Steve Ealick's Research Group
Escherichia coli Thiamin Binding Protein
Thiamin deficiency can lead to several disorders including beriberi and Wernicke-Korsakoff syndrome creating an interest in thiamin transport and biosynthesis. ATP binding cassette (ABC) transporters are responsible for the transport of a wide variety of water soluble molecules and ions into prokaryotic cells. In gram negative bacteria, the periplasmic binding proteins (PBP) transport the ions or molecule to the ABC transporter. The crystal structure of a thiamin PBP from gene TbpA of E. coli was determined to 2.25 Å and found to belong to the group II PBP family. One interesting hit from the DALI server is thiaminase-I. Comparisons of TbpA and thiaminase-I topologies reveal a structural similarity between the two proteins, especially in domain 1 which contains the N-terminus. While the overall topology is similar, the binding of thiamin is not similar, suggesting that TbpA and thiaminase-I may be examples of divergent evolution.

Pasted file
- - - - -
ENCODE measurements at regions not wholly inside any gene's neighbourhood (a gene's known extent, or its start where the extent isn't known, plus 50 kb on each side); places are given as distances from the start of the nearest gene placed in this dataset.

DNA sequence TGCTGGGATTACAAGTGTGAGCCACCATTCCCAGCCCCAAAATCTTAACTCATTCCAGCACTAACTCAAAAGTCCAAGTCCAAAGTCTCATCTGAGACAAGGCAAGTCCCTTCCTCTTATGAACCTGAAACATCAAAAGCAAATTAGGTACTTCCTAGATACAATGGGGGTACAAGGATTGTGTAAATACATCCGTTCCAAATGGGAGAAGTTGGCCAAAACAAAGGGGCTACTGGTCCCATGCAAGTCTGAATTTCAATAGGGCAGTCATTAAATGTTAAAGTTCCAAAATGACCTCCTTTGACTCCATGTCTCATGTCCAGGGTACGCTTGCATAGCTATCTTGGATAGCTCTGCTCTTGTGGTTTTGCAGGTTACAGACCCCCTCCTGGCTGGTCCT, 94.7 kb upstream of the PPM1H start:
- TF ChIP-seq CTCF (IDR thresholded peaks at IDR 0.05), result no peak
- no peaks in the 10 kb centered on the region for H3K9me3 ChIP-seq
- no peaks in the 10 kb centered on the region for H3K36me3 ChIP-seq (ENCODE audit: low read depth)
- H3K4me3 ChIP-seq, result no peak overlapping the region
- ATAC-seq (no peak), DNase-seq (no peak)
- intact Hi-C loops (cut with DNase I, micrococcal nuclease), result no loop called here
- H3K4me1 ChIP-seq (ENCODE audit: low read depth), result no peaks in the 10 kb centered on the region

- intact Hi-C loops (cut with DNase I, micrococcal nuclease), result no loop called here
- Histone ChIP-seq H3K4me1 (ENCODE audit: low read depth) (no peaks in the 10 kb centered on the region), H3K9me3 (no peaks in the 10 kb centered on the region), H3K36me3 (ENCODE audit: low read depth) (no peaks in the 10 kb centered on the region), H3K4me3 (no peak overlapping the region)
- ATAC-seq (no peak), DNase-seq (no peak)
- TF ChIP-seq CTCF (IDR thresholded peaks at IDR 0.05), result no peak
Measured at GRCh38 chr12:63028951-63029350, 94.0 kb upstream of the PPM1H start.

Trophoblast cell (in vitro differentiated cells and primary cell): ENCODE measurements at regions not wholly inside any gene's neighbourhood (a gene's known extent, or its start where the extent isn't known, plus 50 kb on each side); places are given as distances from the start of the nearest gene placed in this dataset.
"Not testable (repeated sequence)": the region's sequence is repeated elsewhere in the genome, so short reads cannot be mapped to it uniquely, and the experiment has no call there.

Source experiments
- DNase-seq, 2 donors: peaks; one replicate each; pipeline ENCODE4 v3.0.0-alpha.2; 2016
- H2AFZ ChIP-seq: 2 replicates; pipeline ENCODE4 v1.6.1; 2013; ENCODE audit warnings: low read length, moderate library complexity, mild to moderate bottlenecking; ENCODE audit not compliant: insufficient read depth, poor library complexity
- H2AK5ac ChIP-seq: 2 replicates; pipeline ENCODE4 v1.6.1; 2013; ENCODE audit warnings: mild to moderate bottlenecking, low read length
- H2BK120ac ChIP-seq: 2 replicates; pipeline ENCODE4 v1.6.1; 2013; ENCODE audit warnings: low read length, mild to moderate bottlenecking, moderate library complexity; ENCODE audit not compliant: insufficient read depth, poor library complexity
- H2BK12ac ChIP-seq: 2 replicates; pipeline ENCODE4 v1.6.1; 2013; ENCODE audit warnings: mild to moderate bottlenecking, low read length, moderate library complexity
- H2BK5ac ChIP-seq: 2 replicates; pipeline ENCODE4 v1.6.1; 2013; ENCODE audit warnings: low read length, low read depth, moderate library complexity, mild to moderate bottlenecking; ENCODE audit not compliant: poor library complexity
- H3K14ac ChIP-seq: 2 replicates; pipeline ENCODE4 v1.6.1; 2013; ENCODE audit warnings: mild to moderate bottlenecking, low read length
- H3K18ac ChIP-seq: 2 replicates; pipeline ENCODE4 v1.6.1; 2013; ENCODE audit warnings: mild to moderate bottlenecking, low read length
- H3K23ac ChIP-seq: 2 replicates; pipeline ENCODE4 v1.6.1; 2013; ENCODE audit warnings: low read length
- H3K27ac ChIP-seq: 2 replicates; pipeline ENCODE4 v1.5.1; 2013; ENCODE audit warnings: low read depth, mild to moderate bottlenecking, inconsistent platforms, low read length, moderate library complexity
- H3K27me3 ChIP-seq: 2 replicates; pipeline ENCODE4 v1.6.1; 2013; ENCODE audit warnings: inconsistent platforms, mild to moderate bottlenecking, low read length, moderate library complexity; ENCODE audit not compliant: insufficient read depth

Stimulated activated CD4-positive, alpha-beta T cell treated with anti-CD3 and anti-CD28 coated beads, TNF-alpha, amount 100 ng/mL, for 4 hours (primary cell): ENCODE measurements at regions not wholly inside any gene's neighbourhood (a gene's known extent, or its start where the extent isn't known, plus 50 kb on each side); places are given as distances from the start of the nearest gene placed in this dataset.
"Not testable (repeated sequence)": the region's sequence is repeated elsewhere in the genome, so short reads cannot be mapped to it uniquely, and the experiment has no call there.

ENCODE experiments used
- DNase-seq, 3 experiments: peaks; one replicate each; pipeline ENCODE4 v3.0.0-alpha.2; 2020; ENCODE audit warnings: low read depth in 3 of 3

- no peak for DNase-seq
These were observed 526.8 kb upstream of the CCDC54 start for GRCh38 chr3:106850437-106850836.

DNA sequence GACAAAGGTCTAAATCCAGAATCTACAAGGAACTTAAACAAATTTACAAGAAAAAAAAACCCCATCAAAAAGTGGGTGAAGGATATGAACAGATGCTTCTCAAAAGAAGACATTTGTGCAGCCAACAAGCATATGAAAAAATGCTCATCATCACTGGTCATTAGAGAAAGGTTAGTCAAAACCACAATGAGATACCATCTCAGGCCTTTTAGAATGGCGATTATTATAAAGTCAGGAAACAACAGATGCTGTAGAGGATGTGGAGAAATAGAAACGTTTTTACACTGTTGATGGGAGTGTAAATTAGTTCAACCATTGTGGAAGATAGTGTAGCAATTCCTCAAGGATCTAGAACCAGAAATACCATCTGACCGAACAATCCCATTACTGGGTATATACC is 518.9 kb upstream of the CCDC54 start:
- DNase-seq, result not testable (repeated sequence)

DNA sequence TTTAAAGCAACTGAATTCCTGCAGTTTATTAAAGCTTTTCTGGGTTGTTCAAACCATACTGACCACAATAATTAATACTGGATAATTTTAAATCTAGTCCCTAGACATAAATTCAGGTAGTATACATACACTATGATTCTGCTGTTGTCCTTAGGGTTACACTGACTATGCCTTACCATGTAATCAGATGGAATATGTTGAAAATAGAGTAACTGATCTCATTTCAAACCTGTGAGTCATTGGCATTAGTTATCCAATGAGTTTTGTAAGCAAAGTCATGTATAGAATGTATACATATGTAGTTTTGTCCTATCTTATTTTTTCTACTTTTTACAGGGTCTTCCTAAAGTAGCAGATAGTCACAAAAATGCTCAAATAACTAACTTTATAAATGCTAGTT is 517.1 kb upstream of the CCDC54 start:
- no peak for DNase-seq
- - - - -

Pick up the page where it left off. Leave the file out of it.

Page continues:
The TbpA structure resembles other PBP’s and consists of two domains linked by flexible hinge region with a binding cleft which is approximately 6 Å wide, 17 Å long, and 12 Å deep, located between the two domains. A thiamin monophosphate (TMP) was found in each protomer
|The four monomers in the asymmetric unit are arranged as a pair of non-crystallographic dimers with chains A and B forming one dimer and chains C and D forming the second dimer. This dimer is most likely an artifact of crystallization and not physiologically relevant since dimer formation blocks access to the TMP binding site|
The thiamin binding site is located in a deep cleft
between domains 1 and 2 with the two crossovers between the domains blocking
one end of the cleft.
Soriano EV, Rajashankar KR, Hanes JW, Bale S, Kinsland C, Begley TP, and Ealick SE.Crystal Structure of TbpA, a Periplasmic Thiamin Transporter from Escherichia coli. Biochemistry 47:1346-1357 (2008).